The tripod standing desk, just one way to repurpose an old clunky three-legged friend.

By now you’ve pored over photo holiday gift guides that include everything from that $1500 lens no one will buy you to the ubiquitous camera lens mug you already have. Those lists are helpful when you’re searching for gifts for a photographer. But what about the unfortunate people around you, the ones who don’t understand this photo obsession and yet still call you first when they need 'some pictures taken with a good camera, like the one you have?' Isn’t it your duty to help them share your love of photography?

Not entirely unrelated, since you did end up buying that $1500 lens for yourself after all, perhaps you need gift ideas that don’t cost a lot of money. Well, friend, you’re in luck! Because if you’re like us, you already own scads of photo equipment, most of which is probably in a closet or on a shelf or piled haphazardly in a corner next to five camera bags you’ve used once.

We’re here to help you repurpose those gear gems into gifts that every non-photographer on your holiday list is sure to accept politely (and then ask someone out of earshot if maybe you’ve taken this photography thing a little too far).

That’s no light stand, It’s a coat tree!

Send your rickety old light stands to the hallway, because those coats have to go somewhere.

Everyone can use a good coat tree, but few people want to buy one. Coat trees are some of the most useful and ignored furniture pieces around. All that anyone will see is the bottom two feet. That’s pretty much how we think of light stands, right? So why not turn your discarded stands into coat trees?

Grab a handful of S hooks from the hardware store, pop them into the top of that neglected light stand and viola! You’ve got a useful coat tree that will do more than keep clothes off the floor. To ensure that the gift is ready to serve its new purpose for years, be sure to tighten up all of the knobs and joints and peel off those dingy strips of gaffer tape. At the top of the stand, unscrew the post so the open tube will accept the S hooks. If you're crafty, you can whip up some alternative hooks using any old Manfrotto posts, clamps or pins.

Chef’s helper

They can always use an extra hand in the kitchen, and with some grip gear they’ll have one!

For the chefs on your list, dig deep into that box of old lighting equipment for some creative helping hands. Join a clamp to a gooseneck or Magic Arm then finish with another clamp or clip and you have a cool kitchen tool that’s as unique as it is useful. When cook books and iPads need holding, it will be there to remind your loved one that you care. For the outdoor grillers on your list, a clamp and arm setup that holds a battery-powered light will keep them cooking late into the night. For the bakers in your life, a small clamp that can keep a beloved recipe card in sight and out of the fray will bring a smile to their flour-dappled face.

Lens-friendly fashions

Turn a few dozen of your tired microfiber lens cloths into useful fashion accessories.

Everyone has lenses that could use some cleaning. As photographers we hoard lens cloths and it’s likely you have more than you need. Repurpose some of those little microfiber squares into useful items with a little needlework, and the bespectacled on your list will thank you every time they clean their specs. Sew several into a soft and colorful scarf or get really clever and stitch one into the inside of a jacket or shirt’s hem for a more discreet approach. If you are up to your neck in lens cloths, go crazy and sew a quilt! No matter how you put them together, anyone who has had to clean their glasses on the bottom of their t-shirt will appreciate your thoughtful gift.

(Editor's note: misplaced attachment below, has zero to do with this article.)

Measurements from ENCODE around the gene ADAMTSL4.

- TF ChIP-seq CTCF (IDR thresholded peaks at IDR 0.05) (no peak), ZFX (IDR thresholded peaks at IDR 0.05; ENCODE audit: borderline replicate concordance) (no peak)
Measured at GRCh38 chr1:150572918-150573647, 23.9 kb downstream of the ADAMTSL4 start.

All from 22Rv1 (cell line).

Camera Straps as Fashion

That strap you wouldn’t be caught dead using can become a killer fashion accessory.

Your kids, nieces, nephews, and possibly even grandkids love to repurpose old things into fashionable accessories. If a tangled mess of old camera straps is hiding in your closet, it’s time to turn something you will never use into Instagram gold. Your younger VSCO Girl relatives will absolutely love their CANON EOS 40D camera strap belt with body cap/lens cap buckle! Why not turn those garish Nikon D700 straps into suspenders? And don’t forget the wrist straps: that old Fuji wrist strap will look dope dangling a HydroFlask.

Whatever they come up with as they transform your cast-off camera box clutter, you will surely end up being GOAT - the Greatest Of All Time. But you knew that, right? Yes, you are lit.

Hip Beverage Porter

If it will safely cradle thousands of dollars worth of lenses, it’ll do dandy keeping some beer cold.

Never mind that a soft-goods designer spent days obsessing over the dividers in that old camera pack sitting in your closet. Your hip friend or relative will be overjoyed to see how well your retired camera bag holds a six pack of cold brews and some nosh in style. Those carefully crafted padded pockets will keep the chillest of beverages pleasingly cool as your bud rides their electric scooter or one-wheeled contraption to the beach. Larger camera packs can handle growlers, while those dedicated tripod pockets snugly pack gluten-free baguettes for the trip. Why spring for a $200 Yeti cooler when your old Think Tank bag will do the trick?

SAD no more therapy lamp

Any daylight-balanced light table or continuous light can make a SAD person very happy.

For those of us in Northern latitudes, Seasonal Affective Disorder (SAD) is no laughing matter. The winter months bring less sunlight and moods suffer. Fortunately, daylight-balanced light sources, especially really bright ones, can serve as therapy for those stricken with SAD. Locate that long-forgotten light table from your film days and dust it off. Peel off any labels that give away its former life and replace them with fun stickers of cartoon suns. Prop it in a corner, turn it on, stare into its captivating glow, and feel the dreariness of winter melt away. You can do the same with any continuous light sources that reach daylight color temperatures (5,000 degrees Kelvin or higher).